Best Dressed Stars at the 2021 Cairo International Film Festival
PARIS: After the exhibitions entitled “Hajj, the pilgrimage to Mecca” in 2014 and the “Christians of the East, 2000 years of history” in 2017, the Institut du Monde Arabe in Paris continues its trilogy devoted to monotheistic religions with âThe Jews of the East, a millennial story.
It exhibits 280 works of art that bear witness to 15 centuries of Jewish cohabitation in the Arab world in an area of ââ1,000 square meters.
“This institute would only truly find its vocation if it was open to all the spiritual and intellectual heritages which marked the history of the Arab world”, declared the president of the IMA Jack Lang in a speech to the press a few days before the opening of the exhibition. It will take place from November 24 to March 13, 2022.
The Parisian institution exhibits âexceptional and unpublishedâ works, made available by 35 lenders – institutional or private – testifying to 15 centuries of Jewish cohabitation in the Arab world, from the Atlas plateaus to the banks of the Euphrates.
âWas it normal that the Jews, their culture and the Jewish religion did not have their place here? asked the president of the IMA.
He began to deal with the question two years ago, “shortly before the appearance of these movements, in reality very old but reappearing regularly in France, of negationism, of hatred, of racism, of the denunciation of the truth, confusion “.
He continued, “This event is a response by reason, by culture, by knowledge, a response by history.”
For French President Emmanuel Macron, this is a âgreat lessonâ on âcoexistence, mutual enrichment and exchanges between monotheismsâ.
He said: “Identity is always more complex than you think and rubs against other identities to feed on it”, while denouncing the “obscurantisms” of recent times.
For the first time, Arab News in French has partnered with the IMA for this exhibition. “We are very happy to work with you,” said Lang in an interview, referring to his “immense admiration for the work done today in the Kingdom by the Saudi authorities in general and by Prince Badr in particular”.
“People all over the world have absolutely no idea how much a real cultural revolution is taking place in Saudi Arabia, in all fields such as art, cinema, theater, literature, painting. , sculpture, music … “, continued the president, who will fly away. in a few days in Jeddah for the Red Sea Film Festival, which promises to be a “big event”.
He added, âI said to Prince Badr, whom I met 10 days ago: you are not spreading enough awareness of the magnitude of the cultural changes taking place in the Kingdom today.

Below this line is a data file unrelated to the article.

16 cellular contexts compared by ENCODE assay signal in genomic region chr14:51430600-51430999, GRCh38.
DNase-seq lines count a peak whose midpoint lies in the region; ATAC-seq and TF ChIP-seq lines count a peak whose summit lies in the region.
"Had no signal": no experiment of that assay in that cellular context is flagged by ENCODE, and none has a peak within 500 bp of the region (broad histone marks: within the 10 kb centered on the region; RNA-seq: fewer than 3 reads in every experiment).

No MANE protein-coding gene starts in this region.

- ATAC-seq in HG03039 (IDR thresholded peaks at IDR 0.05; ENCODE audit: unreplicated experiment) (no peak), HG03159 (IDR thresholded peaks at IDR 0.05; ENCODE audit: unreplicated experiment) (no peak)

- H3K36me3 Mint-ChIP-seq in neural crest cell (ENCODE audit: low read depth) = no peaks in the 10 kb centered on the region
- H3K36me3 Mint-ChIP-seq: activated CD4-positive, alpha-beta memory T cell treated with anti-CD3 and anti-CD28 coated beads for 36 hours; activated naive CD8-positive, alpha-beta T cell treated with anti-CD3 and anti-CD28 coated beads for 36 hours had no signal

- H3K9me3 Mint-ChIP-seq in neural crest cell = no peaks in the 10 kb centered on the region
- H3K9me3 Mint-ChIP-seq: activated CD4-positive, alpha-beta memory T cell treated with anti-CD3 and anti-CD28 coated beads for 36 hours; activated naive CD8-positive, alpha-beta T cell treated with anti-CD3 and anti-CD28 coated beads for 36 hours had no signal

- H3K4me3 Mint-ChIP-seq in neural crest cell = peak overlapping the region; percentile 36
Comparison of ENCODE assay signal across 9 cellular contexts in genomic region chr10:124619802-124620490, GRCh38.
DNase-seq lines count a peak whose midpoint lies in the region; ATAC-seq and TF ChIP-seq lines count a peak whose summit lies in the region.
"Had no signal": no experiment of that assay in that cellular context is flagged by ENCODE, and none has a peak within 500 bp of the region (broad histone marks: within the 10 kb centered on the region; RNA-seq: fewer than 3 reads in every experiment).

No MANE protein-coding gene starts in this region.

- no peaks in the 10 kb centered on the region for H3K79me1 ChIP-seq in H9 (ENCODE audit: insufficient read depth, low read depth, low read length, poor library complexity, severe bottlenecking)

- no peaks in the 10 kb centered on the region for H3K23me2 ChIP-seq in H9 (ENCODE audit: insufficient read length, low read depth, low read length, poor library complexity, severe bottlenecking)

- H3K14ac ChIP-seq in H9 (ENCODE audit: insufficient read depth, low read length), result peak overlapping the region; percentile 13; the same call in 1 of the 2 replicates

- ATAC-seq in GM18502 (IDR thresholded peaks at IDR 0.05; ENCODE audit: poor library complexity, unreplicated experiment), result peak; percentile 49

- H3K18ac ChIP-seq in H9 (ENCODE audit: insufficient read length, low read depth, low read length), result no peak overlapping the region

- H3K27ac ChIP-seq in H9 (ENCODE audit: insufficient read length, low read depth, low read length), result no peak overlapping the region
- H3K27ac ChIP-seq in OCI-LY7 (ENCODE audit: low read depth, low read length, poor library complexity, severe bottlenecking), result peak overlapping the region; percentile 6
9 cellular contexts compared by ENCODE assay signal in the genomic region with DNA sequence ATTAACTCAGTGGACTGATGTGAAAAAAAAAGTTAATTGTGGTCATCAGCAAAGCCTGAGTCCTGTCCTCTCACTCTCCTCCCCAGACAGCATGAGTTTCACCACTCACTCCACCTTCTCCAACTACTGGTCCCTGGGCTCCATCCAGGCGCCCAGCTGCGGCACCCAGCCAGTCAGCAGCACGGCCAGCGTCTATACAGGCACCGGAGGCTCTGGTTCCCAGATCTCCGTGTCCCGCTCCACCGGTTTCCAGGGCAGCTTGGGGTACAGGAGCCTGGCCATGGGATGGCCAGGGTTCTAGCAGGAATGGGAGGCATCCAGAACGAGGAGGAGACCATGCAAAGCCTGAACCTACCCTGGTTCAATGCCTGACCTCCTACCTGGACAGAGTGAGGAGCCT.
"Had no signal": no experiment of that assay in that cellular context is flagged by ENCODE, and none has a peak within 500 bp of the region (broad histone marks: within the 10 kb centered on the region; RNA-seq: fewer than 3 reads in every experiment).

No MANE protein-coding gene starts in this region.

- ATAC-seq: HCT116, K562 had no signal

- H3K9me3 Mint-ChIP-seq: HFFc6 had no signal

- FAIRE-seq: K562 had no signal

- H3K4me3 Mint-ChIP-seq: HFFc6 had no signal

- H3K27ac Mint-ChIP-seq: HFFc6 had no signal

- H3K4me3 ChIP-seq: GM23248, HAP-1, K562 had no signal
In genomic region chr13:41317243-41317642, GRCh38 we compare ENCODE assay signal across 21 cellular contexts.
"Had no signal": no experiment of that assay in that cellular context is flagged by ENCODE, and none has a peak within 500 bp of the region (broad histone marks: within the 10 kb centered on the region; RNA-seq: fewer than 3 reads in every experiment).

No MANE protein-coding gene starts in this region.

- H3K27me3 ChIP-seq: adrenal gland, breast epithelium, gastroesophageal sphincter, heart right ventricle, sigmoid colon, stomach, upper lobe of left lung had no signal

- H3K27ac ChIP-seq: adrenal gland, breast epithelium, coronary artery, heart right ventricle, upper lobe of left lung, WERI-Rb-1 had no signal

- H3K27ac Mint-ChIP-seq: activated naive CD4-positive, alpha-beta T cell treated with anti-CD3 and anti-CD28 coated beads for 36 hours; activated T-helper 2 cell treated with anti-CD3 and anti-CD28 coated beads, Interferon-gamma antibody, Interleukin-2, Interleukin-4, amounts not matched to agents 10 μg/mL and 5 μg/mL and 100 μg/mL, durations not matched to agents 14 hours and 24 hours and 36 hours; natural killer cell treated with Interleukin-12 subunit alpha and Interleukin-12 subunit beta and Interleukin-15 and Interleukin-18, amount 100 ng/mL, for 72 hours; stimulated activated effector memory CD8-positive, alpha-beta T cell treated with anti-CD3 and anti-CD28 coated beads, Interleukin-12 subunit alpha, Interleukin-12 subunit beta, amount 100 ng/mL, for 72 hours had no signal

Among these Saudi sites “which will one day be better known” is the oasis of Khaybar, represented by three photographs by Humberto da Silveira at the start of the exhibition “Jews of the East”, which retraces in a chronological and thematic course, 15 centuries of Jewish presence in now Arab countries. The oasis of Khaybar, located on a main caravan route of the Hedjaz, was indeed occupied by Jewish tribes in antiquity, before the prophet Muhammad made it the “land of Islam”.
“Today there is a French team of archaeologists undertaking research on site to better understand this complex history of Jews and Muslims in this historic place, Khaybar, with the consent of the Saudi authorities,” added the president of the IMA.
One of the pieces in the exhibition that impressed Lang the most also comes from the Arabian Peninsula.
He admits having great difficulty in choosing just one, given the richness of the works on display: âJewish women of Yemeni origin, who have now become Israeli citizens, have created a fabulous musical group that travels the world. This relationship is extraordinary, because these Yemeni Jewish women sing in Arabic. The three Haim sisters (Tair, Liron and Tagel) with their group A-WA, have enjoyed phenomenal success on YouTube with their song âHabib Galbiâ, which mixes traditional Yemeni songs with hip-hop beats.
The public will rediscover the clip âHana Mash Hu Al-Yamanâ at the end of the exhibition, the last step in a history spanning more than 2000 years. It shows the history of Jewish communities in the Arab world, from the first links forged between the Jewish tribes of the Kingdom and the Prophet Muhammad until the final exile, the emergence of great scholars, such as Saadia Gaon, Maimonides or Joseph Caro , during the medieval caliphates in Baghdad, Fez, Cairo and Cordoba, and the rise of Jewish urban centers in the Maghreb and the Ottoman Empire.
âNever before has the history of the Jews been told in these countries which have now become Arab countries. It had never been told on a millennial scale, from antiquity until today, âLang said, adding:â It is a way of fixing ignorance, of showing that the Arab world is rich in religions and successive cultures, which have shaped its originality. “
Asked about the apprehensions that this exhibition could arouse on the Palestinian side, Lang explained that “the exhibition absolutely does not address the political questions of today”.
“There are other occasions for the IMA to bring them up,” he said, referring to the upcoming publication of a book called “What the Palestinians Bring to the World”.
Much like the exhibition’s general curator, historian Benjamin Stora, who said that “we would miss our mark if we only talked about the end, the ‘why’ the Jews left,” Lang insists to show that : âAbove all, we want to show that the presence of the Jews goes back a long way in history.